Fischers Fritz fischt frische Fische

I am on my way back to UK after a long summer of travelling, exploring Scandinavian nature and learning German in Berlin.

While investing what is left of my little grey cells in the excruciating task of memorizing German perfect tenses, I decided to use my time to experiment with Riso printing and acrylic laser cutting.

My starting point was a papercut poster I created earlier this spring: a world of floating marine creatures, inspired by nature and transformed into a fluid system of interconnected characters organized in concentric bands, closer to the surface or at the bottom of the sea, depending on their natural habitat.

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A detail of the final poster on blue paper stock

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The papercut poster on white paper stock

 

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The cutting process

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Checking the pattern against a light source

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The poster was later developed into a vertical concertina book: I deepened my research into the most grotesque creatures living in the bottom of the Ocean and placed them in a folded vertical landscape.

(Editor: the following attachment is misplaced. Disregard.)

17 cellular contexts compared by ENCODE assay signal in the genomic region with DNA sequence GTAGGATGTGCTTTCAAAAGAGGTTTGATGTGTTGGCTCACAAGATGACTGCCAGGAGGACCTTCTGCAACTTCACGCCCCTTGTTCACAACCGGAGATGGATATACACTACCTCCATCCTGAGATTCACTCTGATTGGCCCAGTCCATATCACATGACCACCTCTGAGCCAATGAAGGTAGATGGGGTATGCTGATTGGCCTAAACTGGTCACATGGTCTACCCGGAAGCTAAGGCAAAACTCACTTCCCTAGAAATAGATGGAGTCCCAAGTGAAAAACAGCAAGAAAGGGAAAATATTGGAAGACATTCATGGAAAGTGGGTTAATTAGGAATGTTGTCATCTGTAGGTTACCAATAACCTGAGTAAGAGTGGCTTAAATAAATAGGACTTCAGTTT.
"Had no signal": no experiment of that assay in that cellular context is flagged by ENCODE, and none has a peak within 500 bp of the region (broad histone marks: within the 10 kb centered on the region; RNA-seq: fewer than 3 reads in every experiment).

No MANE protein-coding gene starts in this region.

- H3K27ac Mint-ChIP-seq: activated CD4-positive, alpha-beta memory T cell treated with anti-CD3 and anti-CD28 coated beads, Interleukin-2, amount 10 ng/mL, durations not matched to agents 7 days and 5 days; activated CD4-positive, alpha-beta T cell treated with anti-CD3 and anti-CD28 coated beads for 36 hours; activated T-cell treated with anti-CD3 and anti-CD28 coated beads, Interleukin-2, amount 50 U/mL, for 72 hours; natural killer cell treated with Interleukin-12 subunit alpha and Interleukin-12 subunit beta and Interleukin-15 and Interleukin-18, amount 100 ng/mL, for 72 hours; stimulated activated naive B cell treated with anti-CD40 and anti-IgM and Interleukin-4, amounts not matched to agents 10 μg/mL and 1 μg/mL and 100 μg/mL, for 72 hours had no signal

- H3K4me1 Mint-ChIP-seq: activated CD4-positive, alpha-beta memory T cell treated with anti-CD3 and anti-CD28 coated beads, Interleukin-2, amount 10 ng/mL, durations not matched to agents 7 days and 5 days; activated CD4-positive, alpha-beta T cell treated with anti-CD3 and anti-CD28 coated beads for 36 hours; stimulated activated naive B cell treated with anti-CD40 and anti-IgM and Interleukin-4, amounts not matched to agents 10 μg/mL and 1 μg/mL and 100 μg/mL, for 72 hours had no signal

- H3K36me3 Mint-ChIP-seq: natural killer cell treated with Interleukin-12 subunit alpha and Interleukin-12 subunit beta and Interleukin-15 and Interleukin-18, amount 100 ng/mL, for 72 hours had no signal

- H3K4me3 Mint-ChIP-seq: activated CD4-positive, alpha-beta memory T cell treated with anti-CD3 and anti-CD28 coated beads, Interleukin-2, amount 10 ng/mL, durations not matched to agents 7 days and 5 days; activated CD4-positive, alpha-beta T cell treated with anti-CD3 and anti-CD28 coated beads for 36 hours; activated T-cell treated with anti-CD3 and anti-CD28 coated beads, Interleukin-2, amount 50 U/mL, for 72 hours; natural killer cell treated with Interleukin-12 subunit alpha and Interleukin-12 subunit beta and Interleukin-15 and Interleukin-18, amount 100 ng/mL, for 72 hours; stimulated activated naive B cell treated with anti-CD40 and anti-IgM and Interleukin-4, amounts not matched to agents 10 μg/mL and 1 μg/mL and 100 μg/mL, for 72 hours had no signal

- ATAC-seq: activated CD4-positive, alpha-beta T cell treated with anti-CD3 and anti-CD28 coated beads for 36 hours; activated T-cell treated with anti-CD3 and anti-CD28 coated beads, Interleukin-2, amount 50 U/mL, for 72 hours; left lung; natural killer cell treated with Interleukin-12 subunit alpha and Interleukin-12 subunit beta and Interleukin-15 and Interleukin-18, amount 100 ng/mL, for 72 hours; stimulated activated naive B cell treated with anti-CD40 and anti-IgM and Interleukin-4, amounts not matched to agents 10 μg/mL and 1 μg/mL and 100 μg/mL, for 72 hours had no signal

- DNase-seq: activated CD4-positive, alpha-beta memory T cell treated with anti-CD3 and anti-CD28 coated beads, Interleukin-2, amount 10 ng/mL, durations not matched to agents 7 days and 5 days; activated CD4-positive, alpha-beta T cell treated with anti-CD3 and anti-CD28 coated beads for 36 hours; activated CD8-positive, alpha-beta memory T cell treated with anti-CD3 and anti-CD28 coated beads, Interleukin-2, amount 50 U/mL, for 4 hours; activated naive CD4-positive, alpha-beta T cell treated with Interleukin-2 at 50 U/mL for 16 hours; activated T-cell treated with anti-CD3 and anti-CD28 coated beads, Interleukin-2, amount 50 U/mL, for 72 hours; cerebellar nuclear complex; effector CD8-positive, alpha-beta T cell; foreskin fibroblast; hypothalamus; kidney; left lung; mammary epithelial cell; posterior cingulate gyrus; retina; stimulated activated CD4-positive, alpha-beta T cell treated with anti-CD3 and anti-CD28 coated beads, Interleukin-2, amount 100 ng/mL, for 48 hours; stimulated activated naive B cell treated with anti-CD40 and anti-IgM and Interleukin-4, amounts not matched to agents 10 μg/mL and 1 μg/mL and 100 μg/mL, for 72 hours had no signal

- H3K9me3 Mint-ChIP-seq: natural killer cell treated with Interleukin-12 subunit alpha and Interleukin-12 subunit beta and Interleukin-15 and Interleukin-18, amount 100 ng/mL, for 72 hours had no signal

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The papercut book

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The papercut book, detail

So, this is where I started from when I decided to work with Riso Print, a printing technique invented in Japan (clever people) that works more or less like screen printing: the image file is burnt onto a master, wrapped around a ink drum. The cylinder then rotates and the speed pushes the ink through the screen onto the paper. The technique is automated but the result is full of those imperfections that make a work so alive.

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Riso Print proofs

I printed and hand assembled a limited edition of my concertina book and also a series of postcards with some of my favourite characters.

Here are some images of the final work, soon available from my webshop and from www.drucken3000.de

 

book front

book openbook detail3book detail2postcards allpostcards detail

postcard 6 chaulioduspostcard 8 sepiapostcard 5 palinuruspostcard 4 carcharodonpostcard 3 makairapostcard 2 balaenopterapostcard 1 melanocetuspostcard 7 octopus

 

 

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